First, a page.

The Central Hospital of Rusayu (CHR) began as a dream in the heart of one of our supporters for a birthing room for mothers and became a small hospital serving a community of over 10,000 in extraordinary levels of poverty. Rusayu is an area where many many people have settled in makeshift shelters after being displaced from their own home areas due to conflict. Local people to the north of the hospital have also had to cope with volcanic eruptions which, after the destruction has passed, have covered the area with hard volcanic rock. There are also many pygmies who have been forced from the forest and many survivors of gender violence who live in the district.
The hospital has a maternity wing and a general wing. Its main presenting needs are for safe birthing, caesarean sections, and treatment for malaria, typhoid, general injuries and illness and high levels of rape survival treatment. There is also a clinic outpost which was requested by the government for a very poor area of Goma and a pharmacy which has recently been opened. Uwimana is the anaesthetist at the hospital and says, ‘I’ve chosen to be a CHR hospital worker because I felt compassion for the Rusayu population which is in need of humanitarian help of all kinds’.
‘I’ve chosen to be a CHR hospital worker because I felt compassion for the Rusayu population which is in need of humanitarian help of all kinds’.
The hospital is having an amazing effect on the population – within a year of opening the local neo-natal mortality rate had halved. Pygmies, who are frequently marginalised and therefore tend to shun contact with institutions, have warmed to the welcome they receive at CHR and attend regularly which hugely helps reduce maternal complications. People injured in tribal and mineral conflict up to 50 kms away are brought to the hospital for life-saving treatment. Rape survivors find comfort and healing. Uwimana reflects this transformational effect of the hospital in her sense of calling, ‘This is my calling. I feel very privileged when I am helping in a way that reflects that calling.’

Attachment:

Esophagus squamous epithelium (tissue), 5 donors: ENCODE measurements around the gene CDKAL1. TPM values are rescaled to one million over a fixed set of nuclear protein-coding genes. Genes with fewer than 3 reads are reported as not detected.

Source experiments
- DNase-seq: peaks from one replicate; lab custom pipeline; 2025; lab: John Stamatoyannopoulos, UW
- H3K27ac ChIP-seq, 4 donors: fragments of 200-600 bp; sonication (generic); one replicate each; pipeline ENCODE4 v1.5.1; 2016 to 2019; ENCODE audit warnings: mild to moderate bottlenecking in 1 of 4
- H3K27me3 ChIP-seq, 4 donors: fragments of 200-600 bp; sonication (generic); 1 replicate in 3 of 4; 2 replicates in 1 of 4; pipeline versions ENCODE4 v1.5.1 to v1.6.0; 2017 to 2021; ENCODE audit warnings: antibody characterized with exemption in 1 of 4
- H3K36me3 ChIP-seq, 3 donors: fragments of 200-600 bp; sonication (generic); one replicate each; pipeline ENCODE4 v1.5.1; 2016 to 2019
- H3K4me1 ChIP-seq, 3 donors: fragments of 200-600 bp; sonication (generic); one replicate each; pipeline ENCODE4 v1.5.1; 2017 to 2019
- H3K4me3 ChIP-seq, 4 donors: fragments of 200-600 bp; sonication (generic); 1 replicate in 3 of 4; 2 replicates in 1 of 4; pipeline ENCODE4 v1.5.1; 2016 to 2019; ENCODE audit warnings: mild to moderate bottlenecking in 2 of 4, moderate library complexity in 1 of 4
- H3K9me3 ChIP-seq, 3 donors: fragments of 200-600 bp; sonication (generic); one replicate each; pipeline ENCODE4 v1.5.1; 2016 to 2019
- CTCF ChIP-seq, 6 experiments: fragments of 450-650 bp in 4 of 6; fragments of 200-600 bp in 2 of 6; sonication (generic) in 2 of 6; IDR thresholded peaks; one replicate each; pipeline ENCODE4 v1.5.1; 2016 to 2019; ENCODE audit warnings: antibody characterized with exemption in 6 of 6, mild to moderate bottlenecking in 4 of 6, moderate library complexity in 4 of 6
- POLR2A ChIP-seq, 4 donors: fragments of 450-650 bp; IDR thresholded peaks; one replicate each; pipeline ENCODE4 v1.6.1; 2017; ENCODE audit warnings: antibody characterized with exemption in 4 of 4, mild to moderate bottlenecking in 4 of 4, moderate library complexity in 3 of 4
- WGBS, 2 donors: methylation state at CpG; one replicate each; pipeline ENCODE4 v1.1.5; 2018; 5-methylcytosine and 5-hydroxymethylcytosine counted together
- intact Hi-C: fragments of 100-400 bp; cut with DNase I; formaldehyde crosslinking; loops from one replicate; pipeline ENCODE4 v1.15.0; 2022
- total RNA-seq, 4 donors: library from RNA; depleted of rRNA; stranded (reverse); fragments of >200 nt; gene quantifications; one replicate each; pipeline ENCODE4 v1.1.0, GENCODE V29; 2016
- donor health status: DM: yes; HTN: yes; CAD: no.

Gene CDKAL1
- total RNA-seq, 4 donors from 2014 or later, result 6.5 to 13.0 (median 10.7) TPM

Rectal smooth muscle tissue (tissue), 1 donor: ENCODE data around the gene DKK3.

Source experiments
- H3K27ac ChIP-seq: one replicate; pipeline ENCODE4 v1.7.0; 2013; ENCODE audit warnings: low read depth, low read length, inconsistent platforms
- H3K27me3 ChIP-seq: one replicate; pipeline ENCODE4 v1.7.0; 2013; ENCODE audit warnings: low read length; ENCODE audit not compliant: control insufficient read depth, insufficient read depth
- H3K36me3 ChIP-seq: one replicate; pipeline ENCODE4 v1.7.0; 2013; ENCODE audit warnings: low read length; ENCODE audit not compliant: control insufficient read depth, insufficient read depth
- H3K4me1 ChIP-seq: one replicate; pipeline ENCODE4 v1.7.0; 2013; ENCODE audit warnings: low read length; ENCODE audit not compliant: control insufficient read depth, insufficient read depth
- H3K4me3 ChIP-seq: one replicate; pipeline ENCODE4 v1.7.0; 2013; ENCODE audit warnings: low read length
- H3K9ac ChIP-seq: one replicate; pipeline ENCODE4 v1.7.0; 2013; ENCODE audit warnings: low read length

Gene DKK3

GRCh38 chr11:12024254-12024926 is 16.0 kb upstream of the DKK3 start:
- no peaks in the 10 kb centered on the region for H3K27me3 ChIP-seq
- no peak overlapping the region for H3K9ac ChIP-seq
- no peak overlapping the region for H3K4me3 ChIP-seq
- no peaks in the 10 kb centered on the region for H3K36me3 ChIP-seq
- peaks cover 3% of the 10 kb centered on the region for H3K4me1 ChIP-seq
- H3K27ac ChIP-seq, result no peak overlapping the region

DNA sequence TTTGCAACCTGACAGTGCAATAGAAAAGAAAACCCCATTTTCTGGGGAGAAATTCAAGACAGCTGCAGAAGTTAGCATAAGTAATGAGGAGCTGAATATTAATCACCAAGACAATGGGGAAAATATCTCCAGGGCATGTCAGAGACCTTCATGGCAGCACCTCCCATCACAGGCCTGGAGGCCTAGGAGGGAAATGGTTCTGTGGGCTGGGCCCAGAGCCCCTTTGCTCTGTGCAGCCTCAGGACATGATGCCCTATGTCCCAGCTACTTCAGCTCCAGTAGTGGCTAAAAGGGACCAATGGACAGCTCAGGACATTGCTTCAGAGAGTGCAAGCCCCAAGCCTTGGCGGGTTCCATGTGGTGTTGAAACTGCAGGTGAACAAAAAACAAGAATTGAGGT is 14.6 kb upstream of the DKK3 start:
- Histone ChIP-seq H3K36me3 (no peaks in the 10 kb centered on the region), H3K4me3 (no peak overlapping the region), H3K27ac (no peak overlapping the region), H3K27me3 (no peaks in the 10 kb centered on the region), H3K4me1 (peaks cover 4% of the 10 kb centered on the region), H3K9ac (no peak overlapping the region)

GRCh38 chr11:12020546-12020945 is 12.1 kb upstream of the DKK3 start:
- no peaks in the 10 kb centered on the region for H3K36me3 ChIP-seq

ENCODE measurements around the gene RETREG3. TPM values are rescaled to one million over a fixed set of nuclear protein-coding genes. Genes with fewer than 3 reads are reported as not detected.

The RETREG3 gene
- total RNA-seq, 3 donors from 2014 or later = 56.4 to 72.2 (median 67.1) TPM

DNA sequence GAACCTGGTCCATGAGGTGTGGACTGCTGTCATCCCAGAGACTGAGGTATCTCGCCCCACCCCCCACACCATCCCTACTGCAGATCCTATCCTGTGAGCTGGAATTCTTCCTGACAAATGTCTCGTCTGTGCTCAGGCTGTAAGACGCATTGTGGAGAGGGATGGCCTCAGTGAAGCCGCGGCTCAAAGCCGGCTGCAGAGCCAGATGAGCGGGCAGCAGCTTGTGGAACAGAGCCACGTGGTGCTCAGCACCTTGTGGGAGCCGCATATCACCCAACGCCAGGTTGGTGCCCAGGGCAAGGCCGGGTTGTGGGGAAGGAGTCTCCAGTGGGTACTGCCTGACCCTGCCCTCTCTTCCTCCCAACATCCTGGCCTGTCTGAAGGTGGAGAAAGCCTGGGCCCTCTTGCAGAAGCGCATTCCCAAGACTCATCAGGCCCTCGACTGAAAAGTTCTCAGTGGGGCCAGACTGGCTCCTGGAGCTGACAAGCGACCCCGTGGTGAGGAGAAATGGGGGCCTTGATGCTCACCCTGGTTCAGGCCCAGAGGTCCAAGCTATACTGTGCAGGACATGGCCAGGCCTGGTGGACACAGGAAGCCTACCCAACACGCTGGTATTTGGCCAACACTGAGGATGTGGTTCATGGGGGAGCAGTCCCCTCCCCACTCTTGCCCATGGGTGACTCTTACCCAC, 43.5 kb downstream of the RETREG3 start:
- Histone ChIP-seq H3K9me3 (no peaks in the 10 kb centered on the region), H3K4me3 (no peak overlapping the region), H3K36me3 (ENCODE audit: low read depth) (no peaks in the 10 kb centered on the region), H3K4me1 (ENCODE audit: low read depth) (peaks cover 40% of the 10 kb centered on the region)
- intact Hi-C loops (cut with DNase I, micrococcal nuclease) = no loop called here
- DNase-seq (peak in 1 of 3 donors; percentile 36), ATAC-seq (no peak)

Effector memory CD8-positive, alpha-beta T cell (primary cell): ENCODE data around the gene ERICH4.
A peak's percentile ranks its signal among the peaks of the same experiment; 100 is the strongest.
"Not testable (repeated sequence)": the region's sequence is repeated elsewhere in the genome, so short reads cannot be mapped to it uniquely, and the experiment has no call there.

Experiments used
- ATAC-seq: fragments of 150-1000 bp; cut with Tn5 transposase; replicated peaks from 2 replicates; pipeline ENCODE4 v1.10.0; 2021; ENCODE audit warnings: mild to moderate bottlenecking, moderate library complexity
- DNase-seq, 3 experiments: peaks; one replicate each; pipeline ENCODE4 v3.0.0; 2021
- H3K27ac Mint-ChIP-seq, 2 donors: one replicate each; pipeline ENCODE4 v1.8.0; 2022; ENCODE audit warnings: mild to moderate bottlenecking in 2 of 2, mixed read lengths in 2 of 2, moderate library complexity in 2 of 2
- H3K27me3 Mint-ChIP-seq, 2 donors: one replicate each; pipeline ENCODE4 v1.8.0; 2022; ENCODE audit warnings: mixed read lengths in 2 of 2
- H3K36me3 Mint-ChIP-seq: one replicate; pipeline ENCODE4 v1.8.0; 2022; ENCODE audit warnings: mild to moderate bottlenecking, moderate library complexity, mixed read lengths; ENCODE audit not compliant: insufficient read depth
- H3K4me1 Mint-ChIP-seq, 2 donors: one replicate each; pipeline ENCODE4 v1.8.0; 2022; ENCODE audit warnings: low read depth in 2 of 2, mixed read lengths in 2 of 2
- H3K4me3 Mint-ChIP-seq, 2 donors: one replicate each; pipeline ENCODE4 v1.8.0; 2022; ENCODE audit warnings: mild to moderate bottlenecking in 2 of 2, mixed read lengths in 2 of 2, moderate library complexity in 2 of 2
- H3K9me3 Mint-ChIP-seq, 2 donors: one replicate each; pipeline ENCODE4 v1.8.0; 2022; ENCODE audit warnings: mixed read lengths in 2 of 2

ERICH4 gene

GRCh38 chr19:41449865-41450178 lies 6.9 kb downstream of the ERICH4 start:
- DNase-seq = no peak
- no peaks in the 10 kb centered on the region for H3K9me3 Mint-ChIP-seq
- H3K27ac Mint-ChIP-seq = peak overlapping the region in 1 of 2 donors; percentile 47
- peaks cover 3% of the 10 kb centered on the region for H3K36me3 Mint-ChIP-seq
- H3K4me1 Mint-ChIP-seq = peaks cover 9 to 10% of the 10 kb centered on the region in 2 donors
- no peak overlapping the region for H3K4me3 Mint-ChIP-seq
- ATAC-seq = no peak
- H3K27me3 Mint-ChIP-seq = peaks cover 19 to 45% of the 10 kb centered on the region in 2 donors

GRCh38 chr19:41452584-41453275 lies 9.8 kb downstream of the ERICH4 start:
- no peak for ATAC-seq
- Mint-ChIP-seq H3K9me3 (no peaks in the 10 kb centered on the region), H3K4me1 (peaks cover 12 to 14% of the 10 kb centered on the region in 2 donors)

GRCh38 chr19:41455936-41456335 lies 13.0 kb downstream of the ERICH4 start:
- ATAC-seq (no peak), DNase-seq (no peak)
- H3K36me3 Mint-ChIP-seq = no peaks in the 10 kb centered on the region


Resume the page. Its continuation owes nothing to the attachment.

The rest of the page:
‘This is my calling. I feel very privileged when I am helping in a way that reflects that calling.’
Although there is a fee structure to enable the hospital to cover costs many patients are treated free of charge as they are too poor to pay anything. That is why the staff costs need covered, as there is no government support for the hospital. Our main support is therefore the sponsorship of staff salaries which enables the hospital to keep functioning and that is where you can make a real difference to the hospital. The salaries vary considerably and a person can choose the level of sponsorship (starting at £25 per month) they want to give as a contribution towards a salary. Presently most of those dedicated and committed staff are without sponsorship.
The lack of sponsorships for the staff means that every month requires a huge effort to find the funding to cover the staff salaries. It also means all our resources are going into that, rather than expanding hospital provision and services and enabling the hospital to separate out the maternity unit, with new mums and babies, from the general unit with disease and injury. If you can help us find sponsors for CHR staff there is no doubt at all that they will be responsible for the saving and transformation of many lives. To support a doctor, or nurse or midwife or ancillary staff working in such a traumatised area is a true privilege. For someone like Uwimana, who says simply, ‘I live with some difficulties’, it will mean so much to know someone cares about the work she is doing and wants to support her in that.
If you can help us find sponsors for CHR staff there is no doubt at all that they will be responsible for the saving and transformation of many lives.